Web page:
One sergeant at Fort Hood — who asked that neither his name nor his unit be identified — said that when he’s training men he prefers to tell them the truth. “I tell them they’re not fighting to eliminate weapons of mass destruction because there were none and are none. I tell them we’re not fighting because Hussein harbored Osama, because Hussein hated Osama and would have had him killed if he’d have stepped foot in Iraq. I tell them we’re not fighting for our freedom because no one was threatening it. I tell them the truth: We’re fighting for oil so that their fellow Americans can drive SUV’s and burn gas. That’s all they’re fighting for. That and their own asses. Then I tell them to get home safe. I just can’t lie to them.”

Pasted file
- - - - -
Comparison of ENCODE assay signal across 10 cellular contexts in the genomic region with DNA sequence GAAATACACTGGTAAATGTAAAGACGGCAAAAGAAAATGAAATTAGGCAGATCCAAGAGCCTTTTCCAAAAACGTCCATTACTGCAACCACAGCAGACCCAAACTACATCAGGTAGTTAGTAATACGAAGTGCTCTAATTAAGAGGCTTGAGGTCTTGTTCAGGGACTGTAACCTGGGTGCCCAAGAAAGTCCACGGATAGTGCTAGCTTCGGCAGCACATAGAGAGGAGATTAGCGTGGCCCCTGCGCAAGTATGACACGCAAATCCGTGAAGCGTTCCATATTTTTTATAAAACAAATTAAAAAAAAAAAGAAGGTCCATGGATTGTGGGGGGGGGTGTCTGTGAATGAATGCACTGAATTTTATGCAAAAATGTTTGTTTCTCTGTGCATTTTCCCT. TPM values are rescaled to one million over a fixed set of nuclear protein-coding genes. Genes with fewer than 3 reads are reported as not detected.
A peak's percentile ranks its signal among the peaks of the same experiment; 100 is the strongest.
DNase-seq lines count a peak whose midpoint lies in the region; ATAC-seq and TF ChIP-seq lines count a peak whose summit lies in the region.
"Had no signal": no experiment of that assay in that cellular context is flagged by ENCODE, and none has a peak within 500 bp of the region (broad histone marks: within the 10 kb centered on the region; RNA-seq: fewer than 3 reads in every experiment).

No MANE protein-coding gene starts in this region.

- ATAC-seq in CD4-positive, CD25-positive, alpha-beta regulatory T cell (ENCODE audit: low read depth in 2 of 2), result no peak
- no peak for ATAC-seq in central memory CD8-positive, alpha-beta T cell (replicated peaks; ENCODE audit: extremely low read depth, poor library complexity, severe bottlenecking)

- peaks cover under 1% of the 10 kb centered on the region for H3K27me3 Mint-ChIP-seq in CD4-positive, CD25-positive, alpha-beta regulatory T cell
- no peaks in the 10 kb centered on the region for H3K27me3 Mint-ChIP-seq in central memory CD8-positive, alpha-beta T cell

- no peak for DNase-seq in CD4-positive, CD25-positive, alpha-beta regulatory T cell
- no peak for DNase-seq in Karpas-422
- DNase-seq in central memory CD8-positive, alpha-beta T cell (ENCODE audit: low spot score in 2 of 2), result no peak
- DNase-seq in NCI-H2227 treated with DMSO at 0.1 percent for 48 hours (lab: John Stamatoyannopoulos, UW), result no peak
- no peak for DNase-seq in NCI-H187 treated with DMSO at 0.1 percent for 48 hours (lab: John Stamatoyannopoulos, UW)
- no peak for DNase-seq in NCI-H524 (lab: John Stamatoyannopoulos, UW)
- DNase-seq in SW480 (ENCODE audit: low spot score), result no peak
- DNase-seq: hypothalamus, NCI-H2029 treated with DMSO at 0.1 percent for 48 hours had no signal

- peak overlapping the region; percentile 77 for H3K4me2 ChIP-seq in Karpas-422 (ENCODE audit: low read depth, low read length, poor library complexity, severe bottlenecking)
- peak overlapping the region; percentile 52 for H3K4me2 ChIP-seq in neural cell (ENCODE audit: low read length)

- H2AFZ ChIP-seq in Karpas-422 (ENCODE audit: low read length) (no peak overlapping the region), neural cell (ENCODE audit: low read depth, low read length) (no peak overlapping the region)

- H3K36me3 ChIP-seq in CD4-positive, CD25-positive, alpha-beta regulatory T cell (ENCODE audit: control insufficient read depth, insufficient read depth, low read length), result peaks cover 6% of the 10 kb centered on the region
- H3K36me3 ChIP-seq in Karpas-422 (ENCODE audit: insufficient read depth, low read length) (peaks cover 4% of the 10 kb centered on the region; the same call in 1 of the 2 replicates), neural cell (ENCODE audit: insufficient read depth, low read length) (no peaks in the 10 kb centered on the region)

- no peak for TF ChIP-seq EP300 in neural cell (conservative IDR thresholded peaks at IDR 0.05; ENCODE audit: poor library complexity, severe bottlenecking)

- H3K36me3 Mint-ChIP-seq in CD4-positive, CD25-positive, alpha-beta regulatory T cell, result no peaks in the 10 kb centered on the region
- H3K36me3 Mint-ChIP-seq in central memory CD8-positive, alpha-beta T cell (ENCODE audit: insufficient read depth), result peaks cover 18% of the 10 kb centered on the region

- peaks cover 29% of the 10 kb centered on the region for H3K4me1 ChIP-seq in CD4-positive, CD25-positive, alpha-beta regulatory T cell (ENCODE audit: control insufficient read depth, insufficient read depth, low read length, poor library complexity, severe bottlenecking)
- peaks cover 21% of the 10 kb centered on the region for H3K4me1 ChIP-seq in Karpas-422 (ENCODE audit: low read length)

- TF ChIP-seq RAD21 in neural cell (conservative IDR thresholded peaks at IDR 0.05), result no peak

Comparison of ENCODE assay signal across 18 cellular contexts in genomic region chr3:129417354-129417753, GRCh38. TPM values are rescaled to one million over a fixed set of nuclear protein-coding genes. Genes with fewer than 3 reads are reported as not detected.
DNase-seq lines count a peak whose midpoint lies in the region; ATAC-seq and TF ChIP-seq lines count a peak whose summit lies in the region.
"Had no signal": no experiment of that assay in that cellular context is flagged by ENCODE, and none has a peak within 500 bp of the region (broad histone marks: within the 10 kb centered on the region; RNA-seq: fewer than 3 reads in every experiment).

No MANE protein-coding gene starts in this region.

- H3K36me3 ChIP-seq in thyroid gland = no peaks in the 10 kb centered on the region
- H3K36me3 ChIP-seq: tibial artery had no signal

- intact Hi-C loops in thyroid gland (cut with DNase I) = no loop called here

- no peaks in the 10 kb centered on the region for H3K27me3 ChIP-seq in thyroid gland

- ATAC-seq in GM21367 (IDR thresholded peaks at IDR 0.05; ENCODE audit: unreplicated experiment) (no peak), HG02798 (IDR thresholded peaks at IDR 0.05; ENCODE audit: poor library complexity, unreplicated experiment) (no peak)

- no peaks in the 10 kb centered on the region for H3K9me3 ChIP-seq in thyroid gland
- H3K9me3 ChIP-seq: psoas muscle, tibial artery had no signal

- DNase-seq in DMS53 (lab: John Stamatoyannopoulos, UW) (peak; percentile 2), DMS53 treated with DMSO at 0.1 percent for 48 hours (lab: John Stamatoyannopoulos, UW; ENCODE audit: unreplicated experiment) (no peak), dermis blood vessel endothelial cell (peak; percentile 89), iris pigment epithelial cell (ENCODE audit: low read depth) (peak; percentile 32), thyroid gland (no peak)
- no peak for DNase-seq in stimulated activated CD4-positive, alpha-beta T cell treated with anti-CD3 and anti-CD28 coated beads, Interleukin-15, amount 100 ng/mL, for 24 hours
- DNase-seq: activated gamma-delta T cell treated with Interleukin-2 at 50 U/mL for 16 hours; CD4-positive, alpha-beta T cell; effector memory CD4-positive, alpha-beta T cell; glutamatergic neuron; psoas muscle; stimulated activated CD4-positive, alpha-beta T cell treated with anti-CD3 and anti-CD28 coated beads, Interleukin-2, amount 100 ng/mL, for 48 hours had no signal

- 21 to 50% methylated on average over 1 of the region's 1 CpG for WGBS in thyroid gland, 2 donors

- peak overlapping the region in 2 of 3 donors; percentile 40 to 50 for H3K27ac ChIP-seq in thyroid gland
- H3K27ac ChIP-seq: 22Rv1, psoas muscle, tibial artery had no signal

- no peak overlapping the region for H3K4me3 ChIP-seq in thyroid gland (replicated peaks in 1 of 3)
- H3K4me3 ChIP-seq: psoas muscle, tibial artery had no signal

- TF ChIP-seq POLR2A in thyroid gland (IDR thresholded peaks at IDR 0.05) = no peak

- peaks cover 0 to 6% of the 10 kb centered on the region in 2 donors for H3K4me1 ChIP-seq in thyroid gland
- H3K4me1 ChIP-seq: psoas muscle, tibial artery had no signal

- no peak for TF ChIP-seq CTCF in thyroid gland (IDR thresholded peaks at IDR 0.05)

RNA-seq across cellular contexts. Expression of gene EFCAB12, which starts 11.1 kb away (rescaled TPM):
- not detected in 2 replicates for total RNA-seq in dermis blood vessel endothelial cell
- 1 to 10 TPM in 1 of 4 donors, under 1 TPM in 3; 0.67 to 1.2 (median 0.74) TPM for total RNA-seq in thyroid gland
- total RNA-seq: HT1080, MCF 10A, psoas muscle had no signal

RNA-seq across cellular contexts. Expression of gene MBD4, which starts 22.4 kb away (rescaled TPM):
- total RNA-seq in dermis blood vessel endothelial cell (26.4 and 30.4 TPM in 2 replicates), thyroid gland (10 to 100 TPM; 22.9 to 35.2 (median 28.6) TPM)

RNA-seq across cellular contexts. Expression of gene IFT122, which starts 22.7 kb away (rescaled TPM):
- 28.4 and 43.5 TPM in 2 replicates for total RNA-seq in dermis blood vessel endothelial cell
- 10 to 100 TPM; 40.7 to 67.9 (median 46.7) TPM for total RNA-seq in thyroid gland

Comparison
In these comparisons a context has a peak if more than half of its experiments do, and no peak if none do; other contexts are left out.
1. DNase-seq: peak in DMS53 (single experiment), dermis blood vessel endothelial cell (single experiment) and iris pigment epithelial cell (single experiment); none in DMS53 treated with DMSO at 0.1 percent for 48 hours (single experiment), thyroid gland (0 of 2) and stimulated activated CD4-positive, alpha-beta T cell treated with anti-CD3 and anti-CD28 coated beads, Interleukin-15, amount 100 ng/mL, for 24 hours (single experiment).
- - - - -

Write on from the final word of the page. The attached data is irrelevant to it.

Oh the "Masters of War" by Dylan comes to mind.

What also comes to mind is- Blessed are the peacemakers: for they shall be called the children of God. (Mt 5:9)

Peacemaker or warmonger. Which do you choose?

Completely sane world
madness the only freedom

An ability to see both sides of a question
one of the marks of a mature mind

People don't choose to be dishonest
the choice chooses them

Now I know how Kusinich feels.